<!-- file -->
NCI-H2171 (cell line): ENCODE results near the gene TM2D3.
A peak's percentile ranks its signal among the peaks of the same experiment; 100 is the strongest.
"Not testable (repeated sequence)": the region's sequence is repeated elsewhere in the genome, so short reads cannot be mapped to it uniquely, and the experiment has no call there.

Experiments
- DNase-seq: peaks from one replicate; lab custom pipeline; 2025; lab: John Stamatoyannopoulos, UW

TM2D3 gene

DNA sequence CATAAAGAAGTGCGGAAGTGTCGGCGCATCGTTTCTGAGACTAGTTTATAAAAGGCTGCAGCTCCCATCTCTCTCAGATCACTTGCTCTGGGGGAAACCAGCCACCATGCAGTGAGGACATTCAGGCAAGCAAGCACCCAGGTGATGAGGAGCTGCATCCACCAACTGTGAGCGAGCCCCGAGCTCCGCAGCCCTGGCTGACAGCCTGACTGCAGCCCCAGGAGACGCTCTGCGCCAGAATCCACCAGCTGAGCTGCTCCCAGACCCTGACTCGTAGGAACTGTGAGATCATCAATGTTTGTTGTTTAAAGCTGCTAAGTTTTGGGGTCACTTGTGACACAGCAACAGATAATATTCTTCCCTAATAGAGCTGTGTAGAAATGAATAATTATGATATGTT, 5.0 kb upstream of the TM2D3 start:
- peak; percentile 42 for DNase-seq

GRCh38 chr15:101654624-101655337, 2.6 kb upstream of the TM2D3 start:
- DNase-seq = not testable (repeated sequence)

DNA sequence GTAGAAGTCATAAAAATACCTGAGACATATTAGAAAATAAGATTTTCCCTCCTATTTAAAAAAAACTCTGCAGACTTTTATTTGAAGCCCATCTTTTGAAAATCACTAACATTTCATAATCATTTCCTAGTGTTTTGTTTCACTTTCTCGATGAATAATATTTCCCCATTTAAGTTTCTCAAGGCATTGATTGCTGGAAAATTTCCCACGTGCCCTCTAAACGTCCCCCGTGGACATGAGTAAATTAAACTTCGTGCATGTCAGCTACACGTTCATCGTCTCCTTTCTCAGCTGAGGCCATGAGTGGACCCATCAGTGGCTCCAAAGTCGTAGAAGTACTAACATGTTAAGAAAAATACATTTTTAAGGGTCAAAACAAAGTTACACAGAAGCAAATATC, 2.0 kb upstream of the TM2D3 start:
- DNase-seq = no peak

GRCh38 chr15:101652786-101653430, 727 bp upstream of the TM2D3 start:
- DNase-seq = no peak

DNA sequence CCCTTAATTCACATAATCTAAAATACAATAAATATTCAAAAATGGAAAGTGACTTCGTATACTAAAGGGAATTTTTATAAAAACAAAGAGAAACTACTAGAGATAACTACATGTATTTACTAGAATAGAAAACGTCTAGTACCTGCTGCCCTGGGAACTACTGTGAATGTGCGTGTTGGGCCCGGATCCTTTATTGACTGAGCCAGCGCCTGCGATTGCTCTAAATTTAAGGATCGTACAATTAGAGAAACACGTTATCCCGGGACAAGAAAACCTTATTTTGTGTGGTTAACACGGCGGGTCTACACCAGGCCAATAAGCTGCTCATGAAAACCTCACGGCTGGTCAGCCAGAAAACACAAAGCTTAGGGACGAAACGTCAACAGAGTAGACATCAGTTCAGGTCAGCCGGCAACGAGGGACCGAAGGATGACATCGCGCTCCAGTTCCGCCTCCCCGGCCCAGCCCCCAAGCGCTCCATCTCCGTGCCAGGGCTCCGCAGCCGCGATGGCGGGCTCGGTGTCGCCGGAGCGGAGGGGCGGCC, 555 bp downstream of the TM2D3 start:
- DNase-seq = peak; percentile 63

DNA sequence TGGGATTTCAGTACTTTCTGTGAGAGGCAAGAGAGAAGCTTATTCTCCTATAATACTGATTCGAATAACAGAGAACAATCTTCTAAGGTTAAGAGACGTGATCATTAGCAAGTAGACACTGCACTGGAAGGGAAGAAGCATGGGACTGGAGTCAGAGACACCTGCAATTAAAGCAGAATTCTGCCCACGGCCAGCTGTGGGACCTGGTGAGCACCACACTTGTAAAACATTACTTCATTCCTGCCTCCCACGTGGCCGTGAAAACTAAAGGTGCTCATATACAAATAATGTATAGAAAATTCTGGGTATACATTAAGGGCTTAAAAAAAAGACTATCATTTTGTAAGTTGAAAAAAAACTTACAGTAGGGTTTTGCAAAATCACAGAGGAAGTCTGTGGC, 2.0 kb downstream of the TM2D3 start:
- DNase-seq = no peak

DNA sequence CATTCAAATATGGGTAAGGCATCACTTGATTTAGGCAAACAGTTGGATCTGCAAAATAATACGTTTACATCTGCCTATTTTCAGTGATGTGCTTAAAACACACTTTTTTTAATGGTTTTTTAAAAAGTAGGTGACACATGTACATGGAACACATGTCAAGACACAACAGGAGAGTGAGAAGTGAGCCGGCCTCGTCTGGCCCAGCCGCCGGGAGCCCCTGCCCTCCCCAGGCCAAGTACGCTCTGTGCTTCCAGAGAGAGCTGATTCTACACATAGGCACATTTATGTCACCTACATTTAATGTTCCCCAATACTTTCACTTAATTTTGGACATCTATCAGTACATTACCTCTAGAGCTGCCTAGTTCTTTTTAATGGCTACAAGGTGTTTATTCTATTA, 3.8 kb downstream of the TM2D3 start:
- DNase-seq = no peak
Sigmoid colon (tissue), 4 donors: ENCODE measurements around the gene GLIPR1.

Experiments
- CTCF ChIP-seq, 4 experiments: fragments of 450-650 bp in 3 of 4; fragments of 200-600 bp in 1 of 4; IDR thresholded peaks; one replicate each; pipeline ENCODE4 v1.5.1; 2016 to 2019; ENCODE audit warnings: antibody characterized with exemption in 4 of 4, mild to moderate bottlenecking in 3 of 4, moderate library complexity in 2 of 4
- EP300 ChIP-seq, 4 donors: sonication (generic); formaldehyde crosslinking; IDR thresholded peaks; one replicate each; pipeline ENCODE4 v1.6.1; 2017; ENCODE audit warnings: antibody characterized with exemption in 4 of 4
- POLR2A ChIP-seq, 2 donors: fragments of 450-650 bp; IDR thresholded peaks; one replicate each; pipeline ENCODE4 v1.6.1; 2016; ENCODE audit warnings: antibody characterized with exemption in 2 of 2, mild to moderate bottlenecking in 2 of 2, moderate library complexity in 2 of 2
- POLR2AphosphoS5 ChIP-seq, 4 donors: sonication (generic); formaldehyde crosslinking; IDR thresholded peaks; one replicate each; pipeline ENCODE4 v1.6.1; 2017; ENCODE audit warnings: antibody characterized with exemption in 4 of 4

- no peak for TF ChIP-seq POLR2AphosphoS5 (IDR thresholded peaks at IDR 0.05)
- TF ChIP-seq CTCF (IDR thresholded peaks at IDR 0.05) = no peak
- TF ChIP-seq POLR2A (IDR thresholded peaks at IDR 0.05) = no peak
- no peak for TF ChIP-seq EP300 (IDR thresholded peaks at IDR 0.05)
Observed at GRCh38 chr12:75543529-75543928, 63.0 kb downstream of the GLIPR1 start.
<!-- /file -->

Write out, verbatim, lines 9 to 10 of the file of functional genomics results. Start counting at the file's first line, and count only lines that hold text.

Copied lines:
GRCh38 chr15:101654624-101655337, 2.6 kb upstream of the TM2D3 start:
- DNase-seq = not testable (repeated sequence)